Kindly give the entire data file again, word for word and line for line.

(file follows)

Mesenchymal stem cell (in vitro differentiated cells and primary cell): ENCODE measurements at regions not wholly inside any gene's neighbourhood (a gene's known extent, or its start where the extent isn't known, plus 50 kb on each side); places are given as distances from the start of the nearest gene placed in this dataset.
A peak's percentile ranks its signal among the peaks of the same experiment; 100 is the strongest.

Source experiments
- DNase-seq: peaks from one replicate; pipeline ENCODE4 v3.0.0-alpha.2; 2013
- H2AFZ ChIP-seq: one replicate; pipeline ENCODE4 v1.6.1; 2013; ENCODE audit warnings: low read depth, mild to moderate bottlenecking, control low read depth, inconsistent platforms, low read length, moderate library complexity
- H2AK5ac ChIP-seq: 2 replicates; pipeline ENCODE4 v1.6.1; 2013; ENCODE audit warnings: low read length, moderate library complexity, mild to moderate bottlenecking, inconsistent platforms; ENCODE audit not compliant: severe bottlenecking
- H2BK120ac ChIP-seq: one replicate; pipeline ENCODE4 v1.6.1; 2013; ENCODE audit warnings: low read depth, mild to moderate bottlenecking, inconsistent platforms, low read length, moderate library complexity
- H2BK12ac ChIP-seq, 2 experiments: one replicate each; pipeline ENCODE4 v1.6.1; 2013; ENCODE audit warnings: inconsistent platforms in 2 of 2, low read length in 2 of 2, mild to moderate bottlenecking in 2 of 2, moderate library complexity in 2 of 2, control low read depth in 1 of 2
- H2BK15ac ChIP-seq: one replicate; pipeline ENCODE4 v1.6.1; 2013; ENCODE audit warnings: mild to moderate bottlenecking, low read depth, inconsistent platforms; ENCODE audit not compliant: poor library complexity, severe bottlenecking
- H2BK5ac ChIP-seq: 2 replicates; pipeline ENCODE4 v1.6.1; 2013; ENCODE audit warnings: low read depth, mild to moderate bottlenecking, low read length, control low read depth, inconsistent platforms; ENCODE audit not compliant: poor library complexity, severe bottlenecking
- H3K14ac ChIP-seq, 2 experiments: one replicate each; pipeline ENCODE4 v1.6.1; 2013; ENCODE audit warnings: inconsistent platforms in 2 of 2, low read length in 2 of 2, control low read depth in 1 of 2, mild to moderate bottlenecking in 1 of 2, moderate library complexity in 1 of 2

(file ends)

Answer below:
Mesenchymal stem cell (in vitro differentiated cells and primary cell): ENCODE measurements at regions not wholly inside any gene's neighbourhood (a gene's known extent, or its start where the extent isn't known, plus 50 kb on each side); places are given as distances from the start of the nearest gene placed in this dataset.
A peak's percentile ranks its signal among the peaks of the same experiment; 100 is the strongest.

Source experiments
- DNase-seq: peaks from one replicate; pipeline ENCODE4 v3.0.0-alpha.2; 2013
- H2AFZ ChIP-seq: one replicate; pipeline ENCODE4 v1.6.1; 2013; ENCODE audit warnings: low read depth, mild to moderate bottlenecking, control low read depth, inconsistent platforms, low read length, moderate library complexity
- H2AK5ac ChIP-seq: 2 replicates; pipeline ENCODE4 v1.6.1; 2013; ENCODE audit warnings: low read length, moderate library complexity, mild to moderate bottlenecking, inconsistent platforms; ENCODE audit not compliant: severe bottlenecking
- H2BK120ac ChIP-seq: one replicate; pipeline ENCODE4 v1.6.1; 2013; ENCODE audit warnings: low read depth, mild to moderate bottlenecking, inconsistent platforms, low read length, moderate library complexity
- H2BK12ac ChIP-seq, 2 experiments: one replicate each; pipeline ENCODE4 v1.6.1; 2013; ENCODE audit warnings: inconsistent platforms in 2 of 2, low read length in 2 of 2, mild to moderate bottlenecking in 2 of 2, moderate library complexity in 2 of 2, control low read depth in 1 of 2
- H2BK15ac ChIP-seq: one replicate; pipeline ENCODE4 v1.6.1; 2013; ENCODE audit warnings: mild to moderate bottlenecking, low read depth, inconsistent platforms; ENCODE audit not compliant: poor library complexity, severe bottlenecking
- H2BK5ac ChIP-seq: 2 replicates; pipeline ENCODE4 v1.6.1; 2013; ENCODE audit warnings: low read depth, mild to moderate bottlenecking, low read length, control low read depth, inconsistent platforms; ENCODE audit not compliant: poor library complexity, severe bottlenecking
- H3K14ac ChIP-seq, 2 experiments: one replicate each; pipeline ENCODE4 v1.6.1; 2013; ENCODE audit warnings: inconsistent platforms in 2 of 2, low read length in 2 of 2, control low read depth in 1 of 2, mild to moderate bottlenecking in 1 of 2, moderate library complexity in 1 of 2